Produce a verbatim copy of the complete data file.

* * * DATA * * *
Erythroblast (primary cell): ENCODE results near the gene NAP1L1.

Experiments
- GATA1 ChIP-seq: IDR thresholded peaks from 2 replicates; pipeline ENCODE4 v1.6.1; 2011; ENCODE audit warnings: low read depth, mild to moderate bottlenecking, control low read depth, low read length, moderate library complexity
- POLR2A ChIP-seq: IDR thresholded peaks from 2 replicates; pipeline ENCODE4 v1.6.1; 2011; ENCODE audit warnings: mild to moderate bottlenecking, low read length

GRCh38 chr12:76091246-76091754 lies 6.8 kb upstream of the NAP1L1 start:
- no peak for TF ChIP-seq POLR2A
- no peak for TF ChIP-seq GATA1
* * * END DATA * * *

Erythroblast (primary cell): ENCODE results near the gene NAP1L1.

Experiments
- GATA1 ChIP-seq: IDR thresholded peaks from 2 replicates; pipeline ENCODE4 v1.6.1; 2011; ENCODE audit warnings: low read depth, mild to moderate bottlenecking, control low read depth, low read length, moderate library complexity
- POLR2A ChIP-seq: IDR thresholded peaks from 2 replicates; pipeline ENCODE4 v1.6.1; 2011; ENCODE audit warnings: mild to moderate bottlenecking, low read length

GRCh38 chr12:76091246-76091754 lies 6.8 kb upstream of the NAP1L1 start:
- no peak for TF ChIP-seq POLR2A
- no peak for TF ChIP-seq GATA1